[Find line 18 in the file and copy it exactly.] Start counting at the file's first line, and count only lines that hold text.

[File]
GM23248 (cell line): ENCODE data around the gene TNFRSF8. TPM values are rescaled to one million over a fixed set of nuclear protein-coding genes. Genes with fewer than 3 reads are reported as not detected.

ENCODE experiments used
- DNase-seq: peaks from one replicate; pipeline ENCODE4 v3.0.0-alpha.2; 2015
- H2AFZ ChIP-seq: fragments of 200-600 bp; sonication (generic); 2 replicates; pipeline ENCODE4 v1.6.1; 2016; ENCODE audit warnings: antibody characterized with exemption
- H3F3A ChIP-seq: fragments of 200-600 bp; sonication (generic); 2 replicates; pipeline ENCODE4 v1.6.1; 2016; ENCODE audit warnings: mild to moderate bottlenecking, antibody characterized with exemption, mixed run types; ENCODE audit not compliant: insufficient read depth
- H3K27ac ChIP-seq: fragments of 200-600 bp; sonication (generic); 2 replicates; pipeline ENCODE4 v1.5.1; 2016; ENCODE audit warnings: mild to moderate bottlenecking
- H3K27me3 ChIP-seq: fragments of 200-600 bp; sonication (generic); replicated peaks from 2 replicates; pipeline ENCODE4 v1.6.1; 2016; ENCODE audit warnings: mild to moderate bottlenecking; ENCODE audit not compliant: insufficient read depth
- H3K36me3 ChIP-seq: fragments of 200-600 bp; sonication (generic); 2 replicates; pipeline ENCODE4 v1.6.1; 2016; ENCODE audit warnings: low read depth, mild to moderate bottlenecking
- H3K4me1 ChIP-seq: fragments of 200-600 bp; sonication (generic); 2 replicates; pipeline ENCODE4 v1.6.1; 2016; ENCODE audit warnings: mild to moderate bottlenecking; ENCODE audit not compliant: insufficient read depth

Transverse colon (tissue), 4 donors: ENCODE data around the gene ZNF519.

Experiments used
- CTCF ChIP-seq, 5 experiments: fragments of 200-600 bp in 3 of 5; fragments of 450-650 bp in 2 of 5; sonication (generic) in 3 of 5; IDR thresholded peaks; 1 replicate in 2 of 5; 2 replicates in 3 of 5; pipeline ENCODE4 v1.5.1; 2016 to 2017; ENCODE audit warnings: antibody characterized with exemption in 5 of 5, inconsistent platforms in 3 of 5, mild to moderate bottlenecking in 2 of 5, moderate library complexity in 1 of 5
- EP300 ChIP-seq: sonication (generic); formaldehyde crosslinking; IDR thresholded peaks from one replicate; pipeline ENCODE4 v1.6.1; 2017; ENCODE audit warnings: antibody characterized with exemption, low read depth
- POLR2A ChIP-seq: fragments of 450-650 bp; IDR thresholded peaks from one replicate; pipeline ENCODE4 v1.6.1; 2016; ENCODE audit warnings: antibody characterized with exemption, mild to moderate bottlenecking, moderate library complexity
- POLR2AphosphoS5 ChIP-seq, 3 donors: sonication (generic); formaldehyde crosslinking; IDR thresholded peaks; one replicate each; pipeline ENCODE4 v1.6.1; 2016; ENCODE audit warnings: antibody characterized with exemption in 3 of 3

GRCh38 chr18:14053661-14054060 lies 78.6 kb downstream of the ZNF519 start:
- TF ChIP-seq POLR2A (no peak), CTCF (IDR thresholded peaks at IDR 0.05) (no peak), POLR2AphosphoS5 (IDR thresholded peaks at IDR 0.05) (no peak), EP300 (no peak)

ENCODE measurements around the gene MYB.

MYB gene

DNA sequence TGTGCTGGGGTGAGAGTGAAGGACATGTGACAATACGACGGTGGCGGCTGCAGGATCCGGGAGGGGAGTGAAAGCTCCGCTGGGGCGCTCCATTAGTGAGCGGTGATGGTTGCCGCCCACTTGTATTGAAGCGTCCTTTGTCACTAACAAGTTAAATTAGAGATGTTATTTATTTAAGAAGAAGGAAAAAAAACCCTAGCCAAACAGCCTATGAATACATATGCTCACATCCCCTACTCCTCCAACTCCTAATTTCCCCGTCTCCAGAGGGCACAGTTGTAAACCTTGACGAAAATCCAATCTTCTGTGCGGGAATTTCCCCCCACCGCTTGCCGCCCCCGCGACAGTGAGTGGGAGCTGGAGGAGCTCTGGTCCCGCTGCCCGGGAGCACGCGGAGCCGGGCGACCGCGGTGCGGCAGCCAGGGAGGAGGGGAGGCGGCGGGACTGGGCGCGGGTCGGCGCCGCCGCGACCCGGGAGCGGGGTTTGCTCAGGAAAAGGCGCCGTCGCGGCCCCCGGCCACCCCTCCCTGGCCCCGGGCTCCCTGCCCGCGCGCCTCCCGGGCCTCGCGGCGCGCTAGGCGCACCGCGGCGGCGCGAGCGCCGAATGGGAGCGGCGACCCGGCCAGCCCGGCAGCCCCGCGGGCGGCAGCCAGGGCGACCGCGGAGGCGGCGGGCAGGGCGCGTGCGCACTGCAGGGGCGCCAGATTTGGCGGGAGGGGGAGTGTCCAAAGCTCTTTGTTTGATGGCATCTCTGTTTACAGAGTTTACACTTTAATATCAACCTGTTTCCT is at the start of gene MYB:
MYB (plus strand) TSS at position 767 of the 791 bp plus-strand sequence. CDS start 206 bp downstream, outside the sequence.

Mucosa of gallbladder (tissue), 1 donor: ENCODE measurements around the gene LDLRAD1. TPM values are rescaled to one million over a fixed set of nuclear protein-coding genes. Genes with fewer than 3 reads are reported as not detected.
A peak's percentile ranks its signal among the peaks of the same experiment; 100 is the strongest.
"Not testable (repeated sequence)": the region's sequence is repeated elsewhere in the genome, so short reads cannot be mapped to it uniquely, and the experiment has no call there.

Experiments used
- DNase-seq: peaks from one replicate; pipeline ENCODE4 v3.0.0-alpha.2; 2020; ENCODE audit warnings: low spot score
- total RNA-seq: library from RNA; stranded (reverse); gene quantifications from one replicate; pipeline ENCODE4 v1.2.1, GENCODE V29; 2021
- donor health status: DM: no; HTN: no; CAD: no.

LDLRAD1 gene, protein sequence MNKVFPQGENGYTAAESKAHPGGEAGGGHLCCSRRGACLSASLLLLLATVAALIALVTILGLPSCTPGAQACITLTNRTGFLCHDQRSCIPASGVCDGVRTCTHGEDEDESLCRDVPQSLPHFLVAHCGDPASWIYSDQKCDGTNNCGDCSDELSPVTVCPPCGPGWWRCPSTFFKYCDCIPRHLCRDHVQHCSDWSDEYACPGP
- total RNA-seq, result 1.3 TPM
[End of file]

ENCODE measurements around the gene MYB.